is it true? i'm expecting comments from the one has used it...
    tx.

    Leave a comment:


  • mcity
    replied
    HDV is OK unless there is no so much fast action or fast object movement and or
    fast movement of camera, the DVD made out of of HDV is better than DVD originated in SD. But in above said situation the visuals tends to deteriorate.


    Rajiv.

    Leave a comment:


  • Khoi Pham
    replied
    Originally posted by Martin_Gleeson View Post
    Is this not because the downconvert softens the picture so much?
    Nope, I think you are confusing clean versus noisy, some people thinks that picture with a little bit of noise is sharp, and when they look at the same picture with less noise they think it is soft, when I look at my SD DVD made from DSR300, it is alot more noisy and the edge is broken up, SD DVD from A1 is clean and smooth and the edge is tight and sharp. I know you are not happy with your A1s, maybe you are just not use to looking at a clean picture, I don't know.

    Leave a comment:


  • Martin_Gleeson
    replied
    Originally posted by Khoi Pham View Post
    but HDV camera gain is clean, even when it is so dark that you have to use high gain and it might look grainy with HDV but by the time you downconvert it to SD MPEG2, most of the grain is gone, here is an example, open up a 1920X1080 file with white background in photoshop, put a 1 pixel black dot in the middle, now resize it to 720X480 and see if you can find that black dot, it is very hard, same thing happen with grain on HDV original footage that you have to downconvert to SD MPEG2.
    Is this not because the downconvert softens the picture so much?

    Leave a comment:


  • mattmatt
    replied
    This thread has been very helpful, thanks again guys :) This is exactly what I was after, real life experiences, not just spec sheets :)

    Leave a comment:


  • Khoi Pham
    replied
    Originally posted by emmanuel_f View Post
    Gary,

    with all due respect your comments re the A-1 vs the DSR-300 is a little qustionable. Maybe you can elaborate about the comment "look better than what I was doing with my Sony DSR-300's". Try using the two cameras in a low light, maybe candle lit wedding reception, without gain and maybe a 20w light at the most. If you still believe the A-1 looks better.... you may not be using the 300 properly.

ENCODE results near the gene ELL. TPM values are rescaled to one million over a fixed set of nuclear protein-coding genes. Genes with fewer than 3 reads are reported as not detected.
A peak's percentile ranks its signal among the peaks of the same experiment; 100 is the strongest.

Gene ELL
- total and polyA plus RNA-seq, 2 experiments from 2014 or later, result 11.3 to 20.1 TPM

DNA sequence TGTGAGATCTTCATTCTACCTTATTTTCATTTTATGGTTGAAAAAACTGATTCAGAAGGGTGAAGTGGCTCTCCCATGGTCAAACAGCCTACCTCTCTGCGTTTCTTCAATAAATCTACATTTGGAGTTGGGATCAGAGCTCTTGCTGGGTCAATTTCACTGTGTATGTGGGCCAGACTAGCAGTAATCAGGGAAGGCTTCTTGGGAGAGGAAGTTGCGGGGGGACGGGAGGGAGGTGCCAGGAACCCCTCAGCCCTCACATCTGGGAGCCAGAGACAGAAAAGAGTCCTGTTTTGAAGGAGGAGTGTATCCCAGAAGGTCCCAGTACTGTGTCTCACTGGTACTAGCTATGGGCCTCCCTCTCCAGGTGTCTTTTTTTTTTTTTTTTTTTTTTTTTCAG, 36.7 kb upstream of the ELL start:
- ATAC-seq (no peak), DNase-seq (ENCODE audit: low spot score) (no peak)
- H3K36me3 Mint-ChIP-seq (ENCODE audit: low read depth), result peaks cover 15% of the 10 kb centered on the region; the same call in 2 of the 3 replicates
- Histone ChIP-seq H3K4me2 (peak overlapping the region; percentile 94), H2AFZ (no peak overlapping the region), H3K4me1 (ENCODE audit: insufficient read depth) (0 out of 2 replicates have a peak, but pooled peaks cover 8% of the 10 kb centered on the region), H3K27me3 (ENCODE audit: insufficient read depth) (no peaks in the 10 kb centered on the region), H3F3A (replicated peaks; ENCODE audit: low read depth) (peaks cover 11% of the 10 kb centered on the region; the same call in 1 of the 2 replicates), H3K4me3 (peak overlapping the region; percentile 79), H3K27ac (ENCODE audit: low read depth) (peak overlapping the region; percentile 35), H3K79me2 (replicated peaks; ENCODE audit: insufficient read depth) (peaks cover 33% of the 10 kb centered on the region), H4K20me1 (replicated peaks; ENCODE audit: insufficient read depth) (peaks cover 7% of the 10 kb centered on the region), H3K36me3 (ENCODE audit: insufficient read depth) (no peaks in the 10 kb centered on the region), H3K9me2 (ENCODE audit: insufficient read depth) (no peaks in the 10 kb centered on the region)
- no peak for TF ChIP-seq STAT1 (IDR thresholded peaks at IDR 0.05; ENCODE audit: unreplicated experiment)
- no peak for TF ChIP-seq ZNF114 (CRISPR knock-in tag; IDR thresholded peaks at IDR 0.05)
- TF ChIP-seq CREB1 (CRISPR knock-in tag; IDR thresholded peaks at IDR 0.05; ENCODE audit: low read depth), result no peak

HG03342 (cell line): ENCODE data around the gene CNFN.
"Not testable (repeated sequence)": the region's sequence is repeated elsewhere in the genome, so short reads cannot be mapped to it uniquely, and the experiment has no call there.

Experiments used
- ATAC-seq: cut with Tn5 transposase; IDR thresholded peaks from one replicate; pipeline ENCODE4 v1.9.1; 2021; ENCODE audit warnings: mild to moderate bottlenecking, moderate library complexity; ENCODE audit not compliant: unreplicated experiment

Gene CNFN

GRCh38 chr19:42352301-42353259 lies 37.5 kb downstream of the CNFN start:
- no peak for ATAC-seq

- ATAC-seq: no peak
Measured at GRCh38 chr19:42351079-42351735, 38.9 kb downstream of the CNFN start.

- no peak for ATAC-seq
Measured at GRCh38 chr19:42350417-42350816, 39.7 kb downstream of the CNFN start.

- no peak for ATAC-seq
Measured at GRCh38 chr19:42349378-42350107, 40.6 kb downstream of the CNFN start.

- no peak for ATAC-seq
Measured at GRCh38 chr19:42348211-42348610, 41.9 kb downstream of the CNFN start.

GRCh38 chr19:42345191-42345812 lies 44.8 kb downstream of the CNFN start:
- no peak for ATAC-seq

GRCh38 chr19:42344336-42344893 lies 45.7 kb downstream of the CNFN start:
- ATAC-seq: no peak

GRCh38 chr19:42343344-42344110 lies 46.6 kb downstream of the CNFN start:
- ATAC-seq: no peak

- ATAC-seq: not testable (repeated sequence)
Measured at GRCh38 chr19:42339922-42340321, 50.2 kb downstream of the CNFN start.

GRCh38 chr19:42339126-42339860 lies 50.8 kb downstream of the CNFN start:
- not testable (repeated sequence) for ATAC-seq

I'm not Gary, but I have been shooting ENG type camera 4ever, way before digital age, and I do know how to use them, he is right, even low light candle lit wedding reception, IF you know how to use the A1, it is better than DSR300 when using final SD DVD as a comparison, and even as good as original footage shot from DSR570 which is even a bigger chip camera than the DSR300, but if you want to compare original footage from DSR300 and A1 footage and HD on Blu ray as final delivery then that is not even a comparison at all, I was using DSR300 for 3 years and often rented the DSR570, I bought the FX1 and Z1 and did real life comparison for 5 weddings then I sold both of my DSR300 and VX2000 and got all Sony HDV, now I'm using all A1 and it is even better, the new Sony should be even better cuz it is 1/2 inch chips, but I'm not going to touch that until the memory stick get really cheap. Technology is moving fast, you can't think that just because the DSR300 has professional lens and is a professional camera and cost 3 times as much should has better PQ than and prosumer HDV but it is not, yeah it is brighter under low light, it has shalower DOF but that is all it got, I'm not missing the brighter picture under low light, brighter does not mean better, I only missed the DOF of the DSR300 and 570.
    Now about the gain, DSR300 is grainy at 6db or above, that is why you said don't use gain with HDV camera, but HDV camera gain is clean, even when it is so dark that you have to use high gain and it might look grainy with HDV but by the time you downconvert it to SD MPEG2, most of the grain is gone, here is an example, open up a 1920X1080 file with white background in photoshop, put a 1 pixel black dot in the middle, now resize it to 720X480 and see if you can find that black dot, it is very hard, same thing happen with grain on HDV original footage that you have to downconvert to SD MPEG2. I was pretty ps when I first got the FX1 cuz I can't believe this toy handycam actually has better pict than my trusty bread and butter DSR300 that cost 11 G when I first got it but hey I accepted and move on, don't get stuck behind time, that new Sony 1/2 HD should be one killer bad a.. camera.

    Leave a comment:


  • kwshaw1
    replied
    I heard several months ago that B&H stopped taking DSR-300s for resale because so many people were trading them in for HDV cameras...

    Leave a comment: